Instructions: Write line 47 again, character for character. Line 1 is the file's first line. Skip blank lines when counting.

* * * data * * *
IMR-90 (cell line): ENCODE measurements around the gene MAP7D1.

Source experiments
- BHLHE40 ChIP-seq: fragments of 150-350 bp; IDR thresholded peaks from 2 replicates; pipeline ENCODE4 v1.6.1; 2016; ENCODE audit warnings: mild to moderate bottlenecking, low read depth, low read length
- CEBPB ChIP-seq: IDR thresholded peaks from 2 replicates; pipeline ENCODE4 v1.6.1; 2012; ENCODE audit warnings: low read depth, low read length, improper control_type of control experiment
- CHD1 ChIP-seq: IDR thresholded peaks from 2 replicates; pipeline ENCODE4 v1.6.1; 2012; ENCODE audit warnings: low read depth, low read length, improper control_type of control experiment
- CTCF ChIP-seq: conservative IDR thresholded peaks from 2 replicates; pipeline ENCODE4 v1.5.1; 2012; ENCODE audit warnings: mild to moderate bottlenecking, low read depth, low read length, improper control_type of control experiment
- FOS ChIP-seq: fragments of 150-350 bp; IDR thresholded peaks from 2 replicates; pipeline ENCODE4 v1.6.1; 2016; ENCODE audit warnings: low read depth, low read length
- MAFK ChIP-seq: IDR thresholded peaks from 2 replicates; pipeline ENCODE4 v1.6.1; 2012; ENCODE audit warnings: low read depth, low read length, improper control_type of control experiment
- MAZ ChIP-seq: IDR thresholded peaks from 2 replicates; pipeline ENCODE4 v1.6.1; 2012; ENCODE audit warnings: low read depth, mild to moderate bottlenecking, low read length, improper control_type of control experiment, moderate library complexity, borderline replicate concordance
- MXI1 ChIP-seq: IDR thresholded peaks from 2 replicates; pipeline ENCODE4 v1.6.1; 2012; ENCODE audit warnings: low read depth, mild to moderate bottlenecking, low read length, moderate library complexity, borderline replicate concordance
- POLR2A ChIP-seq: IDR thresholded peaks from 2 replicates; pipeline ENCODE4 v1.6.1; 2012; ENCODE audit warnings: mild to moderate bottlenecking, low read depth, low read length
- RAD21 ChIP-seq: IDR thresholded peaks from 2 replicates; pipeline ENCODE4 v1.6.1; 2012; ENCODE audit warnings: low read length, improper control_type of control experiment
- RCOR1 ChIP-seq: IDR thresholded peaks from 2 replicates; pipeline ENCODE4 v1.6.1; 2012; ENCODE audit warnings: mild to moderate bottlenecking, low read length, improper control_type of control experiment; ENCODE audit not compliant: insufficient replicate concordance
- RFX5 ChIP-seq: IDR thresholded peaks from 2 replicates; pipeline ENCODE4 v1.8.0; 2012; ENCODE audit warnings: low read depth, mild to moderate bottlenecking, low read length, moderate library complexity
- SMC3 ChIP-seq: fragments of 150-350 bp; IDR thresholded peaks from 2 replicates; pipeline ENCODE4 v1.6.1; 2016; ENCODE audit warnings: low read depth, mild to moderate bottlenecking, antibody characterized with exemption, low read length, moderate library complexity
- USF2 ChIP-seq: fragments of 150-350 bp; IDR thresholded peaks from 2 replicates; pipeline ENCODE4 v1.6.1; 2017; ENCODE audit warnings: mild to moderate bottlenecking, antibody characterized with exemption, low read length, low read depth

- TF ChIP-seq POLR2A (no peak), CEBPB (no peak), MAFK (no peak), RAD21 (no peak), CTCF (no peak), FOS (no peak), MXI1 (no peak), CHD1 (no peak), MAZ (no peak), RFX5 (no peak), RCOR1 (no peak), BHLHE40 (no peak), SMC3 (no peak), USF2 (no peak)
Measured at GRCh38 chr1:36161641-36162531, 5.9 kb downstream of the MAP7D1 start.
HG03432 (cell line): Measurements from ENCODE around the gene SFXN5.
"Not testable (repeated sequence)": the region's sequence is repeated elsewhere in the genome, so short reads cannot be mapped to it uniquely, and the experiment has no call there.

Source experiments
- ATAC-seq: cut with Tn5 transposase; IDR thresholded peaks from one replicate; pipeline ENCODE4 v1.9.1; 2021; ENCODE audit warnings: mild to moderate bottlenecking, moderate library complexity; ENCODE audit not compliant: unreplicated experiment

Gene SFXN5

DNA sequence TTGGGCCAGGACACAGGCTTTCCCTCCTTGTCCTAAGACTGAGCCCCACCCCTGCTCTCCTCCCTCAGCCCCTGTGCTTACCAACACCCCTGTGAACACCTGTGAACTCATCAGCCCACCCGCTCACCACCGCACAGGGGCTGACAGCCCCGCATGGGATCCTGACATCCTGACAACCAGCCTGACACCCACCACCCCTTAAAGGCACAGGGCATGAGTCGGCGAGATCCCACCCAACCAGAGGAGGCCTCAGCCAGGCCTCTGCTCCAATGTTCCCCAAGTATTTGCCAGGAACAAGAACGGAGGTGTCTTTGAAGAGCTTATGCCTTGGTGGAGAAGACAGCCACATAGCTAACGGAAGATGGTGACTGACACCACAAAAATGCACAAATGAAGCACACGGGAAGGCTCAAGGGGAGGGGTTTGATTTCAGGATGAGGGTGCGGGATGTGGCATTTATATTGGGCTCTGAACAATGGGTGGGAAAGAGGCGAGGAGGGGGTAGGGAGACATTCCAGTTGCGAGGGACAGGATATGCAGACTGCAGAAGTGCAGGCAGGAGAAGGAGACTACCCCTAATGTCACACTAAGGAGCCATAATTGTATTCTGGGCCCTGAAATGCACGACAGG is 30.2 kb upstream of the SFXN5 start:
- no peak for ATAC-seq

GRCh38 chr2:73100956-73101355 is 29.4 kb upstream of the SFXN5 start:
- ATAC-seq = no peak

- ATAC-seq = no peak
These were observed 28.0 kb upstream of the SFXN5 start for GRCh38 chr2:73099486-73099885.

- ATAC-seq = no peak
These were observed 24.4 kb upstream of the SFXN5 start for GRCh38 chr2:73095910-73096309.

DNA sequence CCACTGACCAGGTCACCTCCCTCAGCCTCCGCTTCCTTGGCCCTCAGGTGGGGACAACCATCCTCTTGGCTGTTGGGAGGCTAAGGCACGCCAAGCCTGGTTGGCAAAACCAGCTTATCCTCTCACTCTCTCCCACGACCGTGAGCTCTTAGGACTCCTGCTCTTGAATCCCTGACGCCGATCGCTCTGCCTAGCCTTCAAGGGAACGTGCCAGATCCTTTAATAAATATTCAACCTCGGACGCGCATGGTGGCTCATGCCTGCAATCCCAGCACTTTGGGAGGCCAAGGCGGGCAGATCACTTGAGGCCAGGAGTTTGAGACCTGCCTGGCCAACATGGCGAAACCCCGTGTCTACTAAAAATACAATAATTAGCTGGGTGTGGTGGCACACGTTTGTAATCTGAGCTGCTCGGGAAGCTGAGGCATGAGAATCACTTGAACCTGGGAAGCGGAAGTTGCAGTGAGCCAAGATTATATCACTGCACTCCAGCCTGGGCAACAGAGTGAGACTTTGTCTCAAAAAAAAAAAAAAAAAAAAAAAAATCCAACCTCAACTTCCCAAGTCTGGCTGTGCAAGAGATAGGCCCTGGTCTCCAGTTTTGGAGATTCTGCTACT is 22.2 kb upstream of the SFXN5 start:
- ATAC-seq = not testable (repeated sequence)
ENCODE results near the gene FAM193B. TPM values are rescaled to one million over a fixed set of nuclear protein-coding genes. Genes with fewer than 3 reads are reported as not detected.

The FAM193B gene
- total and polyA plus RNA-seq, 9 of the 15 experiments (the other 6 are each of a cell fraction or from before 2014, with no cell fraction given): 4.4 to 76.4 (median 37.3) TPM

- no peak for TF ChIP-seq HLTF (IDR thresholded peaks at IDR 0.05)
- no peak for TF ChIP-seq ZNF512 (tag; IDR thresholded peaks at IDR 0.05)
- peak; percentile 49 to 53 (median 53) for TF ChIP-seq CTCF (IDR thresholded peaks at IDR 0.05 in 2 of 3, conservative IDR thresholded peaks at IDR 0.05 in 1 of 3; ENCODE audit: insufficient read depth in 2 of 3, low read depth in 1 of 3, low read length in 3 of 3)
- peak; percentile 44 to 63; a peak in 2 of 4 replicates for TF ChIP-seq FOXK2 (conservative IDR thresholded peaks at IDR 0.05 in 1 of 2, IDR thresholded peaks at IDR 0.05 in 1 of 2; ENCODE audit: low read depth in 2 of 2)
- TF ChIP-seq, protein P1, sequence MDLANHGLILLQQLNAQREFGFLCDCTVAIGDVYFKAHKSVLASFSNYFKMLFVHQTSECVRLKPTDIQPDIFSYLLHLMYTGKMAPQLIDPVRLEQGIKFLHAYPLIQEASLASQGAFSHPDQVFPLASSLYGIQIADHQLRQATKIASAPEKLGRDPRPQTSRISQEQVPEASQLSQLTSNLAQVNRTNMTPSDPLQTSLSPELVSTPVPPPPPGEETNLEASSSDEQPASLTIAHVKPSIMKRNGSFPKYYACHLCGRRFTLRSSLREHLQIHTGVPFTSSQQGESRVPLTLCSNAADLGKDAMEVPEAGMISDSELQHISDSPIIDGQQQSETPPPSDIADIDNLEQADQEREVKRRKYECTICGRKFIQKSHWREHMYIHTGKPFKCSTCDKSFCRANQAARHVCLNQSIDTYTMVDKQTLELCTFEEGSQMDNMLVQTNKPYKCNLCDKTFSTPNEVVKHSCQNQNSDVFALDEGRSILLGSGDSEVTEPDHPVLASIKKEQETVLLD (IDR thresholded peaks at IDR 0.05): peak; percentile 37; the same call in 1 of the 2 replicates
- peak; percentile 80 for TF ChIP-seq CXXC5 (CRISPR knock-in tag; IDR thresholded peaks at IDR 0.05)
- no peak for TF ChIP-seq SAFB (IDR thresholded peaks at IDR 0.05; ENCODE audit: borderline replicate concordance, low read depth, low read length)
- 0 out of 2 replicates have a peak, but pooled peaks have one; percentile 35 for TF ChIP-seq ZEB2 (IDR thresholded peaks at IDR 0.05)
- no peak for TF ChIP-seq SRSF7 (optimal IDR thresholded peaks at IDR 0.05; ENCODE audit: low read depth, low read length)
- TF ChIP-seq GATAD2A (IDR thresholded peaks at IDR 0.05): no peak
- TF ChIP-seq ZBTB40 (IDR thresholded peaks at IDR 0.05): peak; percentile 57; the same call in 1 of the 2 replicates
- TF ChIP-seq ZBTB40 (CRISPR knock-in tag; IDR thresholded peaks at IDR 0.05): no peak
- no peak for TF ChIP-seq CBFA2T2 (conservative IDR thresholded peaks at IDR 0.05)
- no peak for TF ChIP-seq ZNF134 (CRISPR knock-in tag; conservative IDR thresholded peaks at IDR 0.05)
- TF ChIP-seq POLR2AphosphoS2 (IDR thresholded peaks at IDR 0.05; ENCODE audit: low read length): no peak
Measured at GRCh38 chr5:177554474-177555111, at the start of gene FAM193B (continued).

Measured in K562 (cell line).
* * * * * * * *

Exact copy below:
- TF ChIP-seq ZBTB40 (IDR thresholded peaks at IDR 0.05): peak; percentile 57; the same call in 1 of the 2 replicates